17. Ocular Behçet disease: current therapeutic approaches.

    Science.gov (United States)

    Evereklioglu, Cem

    2011-11-01

    To alert physician to timely recognition and current treatment of recurrent hypopyon iridocyclitis or panuveitis in ocular Behçet disease (OBD). Interferon-α, rituximab, intravitreal triamcinolone, and biological response modifiers by tumor necrosis factor inhibitors such as infliximab and adalimumab are being used increasingly for the treatment of severe sight-threatening ocular inflammation including retinal vasculitis and cystoid macular edema (CME). Biological agents offer tremendous potential in the treatment of OBD. Given that OBD predominantly afflicts the younger adults in their most productive years, dermatologist, rheumatologist, internist, or general practitioners supervising patients with oculo-articulo-oromucocutaneous syndromes should be aware of systemic Behçet disease. Early recognition of ocular involvement is important and such patients should strongly be instructed to visit immediately an ophthalmologist, as uveitis management differs from extraocular involvements with high ocular morbidity from sight-threatening complications due to relapsing inflammatory attacks in the posterior segment of the eye. A single infliximab infusion should be considered for the control of acute panuveitis, whereas repeated long-term infliximab infusions were proved to be more effective in reducing the number of episodes in refractory uveoretinitis with faster regression and complete remission of CME.

  18. Amyotrophic lateral sclerosis: clinical features and current treatment approaches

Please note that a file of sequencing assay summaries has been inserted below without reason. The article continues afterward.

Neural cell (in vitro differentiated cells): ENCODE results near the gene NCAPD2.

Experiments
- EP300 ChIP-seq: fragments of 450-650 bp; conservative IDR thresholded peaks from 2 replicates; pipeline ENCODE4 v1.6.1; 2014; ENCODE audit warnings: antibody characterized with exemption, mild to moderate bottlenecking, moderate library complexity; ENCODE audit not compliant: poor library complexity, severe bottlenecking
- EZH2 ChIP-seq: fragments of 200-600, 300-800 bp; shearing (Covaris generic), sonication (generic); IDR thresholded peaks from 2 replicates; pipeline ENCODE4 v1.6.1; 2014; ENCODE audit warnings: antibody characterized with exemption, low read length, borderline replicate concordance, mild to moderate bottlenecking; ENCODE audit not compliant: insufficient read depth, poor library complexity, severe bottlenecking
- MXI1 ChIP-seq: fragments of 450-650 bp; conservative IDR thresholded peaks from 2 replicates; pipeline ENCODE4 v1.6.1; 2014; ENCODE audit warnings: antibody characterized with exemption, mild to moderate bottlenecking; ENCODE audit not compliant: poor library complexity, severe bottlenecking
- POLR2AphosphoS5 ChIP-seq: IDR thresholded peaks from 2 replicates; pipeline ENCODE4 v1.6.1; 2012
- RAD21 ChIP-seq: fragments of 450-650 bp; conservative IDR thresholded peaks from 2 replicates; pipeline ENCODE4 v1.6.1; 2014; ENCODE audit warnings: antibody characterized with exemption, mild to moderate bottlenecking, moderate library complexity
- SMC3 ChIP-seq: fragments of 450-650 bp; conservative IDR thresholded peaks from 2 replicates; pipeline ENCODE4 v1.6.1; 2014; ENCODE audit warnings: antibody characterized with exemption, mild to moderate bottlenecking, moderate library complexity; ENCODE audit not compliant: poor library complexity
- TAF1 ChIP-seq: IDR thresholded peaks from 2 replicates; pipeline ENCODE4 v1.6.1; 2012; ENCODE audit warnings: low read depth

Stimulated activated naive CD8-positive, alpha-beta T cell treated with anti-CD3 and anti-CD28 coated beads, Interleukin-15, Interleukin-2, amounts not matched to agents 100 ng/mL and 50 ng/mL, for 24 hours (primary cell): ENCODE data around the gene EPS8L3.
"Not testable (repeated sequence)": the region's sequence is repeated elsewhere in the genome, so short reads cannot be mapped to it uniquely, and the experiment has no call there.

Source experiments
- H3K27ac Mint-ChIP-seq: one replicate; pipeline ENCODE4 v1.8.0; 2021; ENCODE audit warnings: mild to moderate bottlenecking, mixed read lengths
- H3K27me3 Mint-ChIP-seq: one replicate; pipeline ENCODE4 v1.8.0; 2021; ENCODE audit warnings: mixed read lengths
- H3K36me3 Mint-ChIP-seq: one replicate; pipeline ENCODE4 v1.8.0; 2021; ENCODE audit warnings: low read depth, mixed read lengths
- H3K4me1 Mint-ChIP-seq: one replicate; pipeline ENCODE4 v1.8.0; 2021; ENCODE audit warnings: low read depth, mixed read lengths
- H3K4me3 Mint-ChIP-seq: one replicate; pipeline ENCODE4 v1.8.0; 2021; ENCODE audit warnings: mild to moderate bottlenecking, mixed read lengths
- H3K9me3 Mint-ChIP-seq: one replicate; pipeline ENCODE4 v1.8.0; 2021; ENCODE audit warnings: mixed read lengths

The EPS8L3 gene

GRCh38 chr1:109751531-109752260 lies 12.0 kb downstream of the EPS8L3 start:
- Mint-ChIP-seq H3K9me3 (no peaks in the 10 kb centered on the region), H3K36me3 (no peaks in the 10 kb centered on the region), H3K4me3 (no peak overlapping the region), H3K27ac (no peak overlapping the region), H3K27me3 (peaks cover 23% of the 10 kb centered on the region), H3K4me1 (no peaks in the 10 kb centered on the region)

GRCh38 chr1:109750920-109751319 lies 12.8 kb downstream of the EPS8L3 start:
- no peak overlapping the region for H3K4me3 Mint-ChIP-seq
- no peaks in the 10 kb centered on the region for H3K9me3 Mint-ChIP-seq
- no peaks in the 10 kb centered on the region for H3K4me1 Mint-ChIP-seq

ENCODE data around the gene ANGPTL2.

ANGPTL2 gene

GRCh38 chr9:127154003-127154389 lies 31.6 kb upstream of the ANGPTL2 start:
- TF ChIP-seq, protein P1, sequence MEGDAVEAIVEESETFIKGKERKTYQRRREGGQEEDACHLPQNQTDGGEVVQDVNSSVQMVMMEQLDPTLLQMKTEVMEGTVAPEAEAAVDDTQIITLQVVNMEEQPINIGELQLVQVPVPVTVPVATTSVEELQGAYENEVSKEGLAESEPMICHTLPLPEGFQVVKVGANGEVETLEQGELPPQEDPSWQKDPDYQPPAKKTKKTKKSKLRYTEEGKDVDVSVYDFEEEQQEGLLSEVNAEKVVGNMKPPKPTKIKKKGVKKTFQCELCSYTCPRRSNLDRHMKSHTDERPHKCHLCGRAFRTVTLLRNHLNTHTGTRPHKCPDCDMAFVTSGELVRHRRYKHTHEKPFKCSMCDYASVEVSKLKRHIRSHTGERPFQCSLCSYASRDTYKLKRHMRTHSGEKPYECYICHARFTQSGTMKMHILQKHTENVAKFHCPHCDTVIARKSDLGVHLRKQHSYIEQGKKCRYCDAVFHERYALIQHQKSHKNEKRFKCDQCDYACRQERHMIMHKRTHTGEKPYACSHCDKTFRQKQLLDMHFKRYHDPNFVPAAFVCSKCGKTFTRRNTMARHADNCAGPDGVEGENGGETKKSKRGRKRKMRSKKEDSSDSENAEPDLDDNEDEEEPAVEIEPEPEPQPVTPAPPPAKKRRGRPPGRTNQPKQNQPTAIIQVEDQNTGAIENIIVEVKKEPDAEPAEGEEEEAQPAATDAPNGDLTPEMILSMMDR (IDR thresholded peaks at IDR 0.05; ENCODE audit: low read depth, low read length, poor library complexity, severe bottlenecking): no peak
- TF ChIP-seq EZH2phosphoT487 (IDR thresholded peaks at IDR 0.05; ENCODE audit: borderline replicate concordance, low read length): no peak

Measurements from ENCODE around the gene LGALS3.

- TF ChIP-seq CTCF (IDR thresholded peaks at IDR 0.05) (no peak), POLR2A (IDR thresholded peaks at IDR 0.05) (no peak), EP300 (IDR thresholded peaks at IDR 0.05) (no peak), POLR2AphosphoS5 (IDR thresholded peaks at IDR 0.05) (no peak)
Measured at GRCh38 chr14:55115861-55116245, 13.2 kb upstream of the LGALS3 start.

Directory of Open Access Journals (Sweden)

    Tuba Tulay Koca

    2015-06-01

    Full Text Available Amyotrophic lateral sclerosis also known as Lou Gehring's disease, is the most common motor neuron disease characterized by motor neuron degeneration in the primary cortex, brainstem and spinal cord. This leads to widespread paralysis, respiratory insufficiency and death within an average of 3-5 years from disease onset. Majority of cases is sporadic and only 10% have a family story. One of the most interesting discovery in the field of neurodegeneration in recent years is genetic mutation in the C9orf72 (chromosome 9 open reading frame 72 gene, the most common mutation found to be causative of frontotemporal dementia, amyotrophic lateral sclerosis and concomitant of these two diseases. Currently curative therapy for amyotrophic lateral sclerosis is lacking. To date, one medication, Riluzole, has been proved to prolong survival, approximately 3-5 months, in amyotrophic lateral sclerosis. Researches aim to slow disease progression by targeting known pathophysiological pathways or genetics defects. Only symptomatic care to improve quality of life and survival is suggested. These includes respiratory and nutrition support; dysphagia and gastrostomy management; communication and mobility programs; spasticity prevention; pain medication; management of cognitive dysfunction, depression, mood dysorders (especially apathy, fatigue, sleep disturbance and prevention of deep venous thrombosis. [Archives Medical Review Journal 2015; 24(2.000: 182-194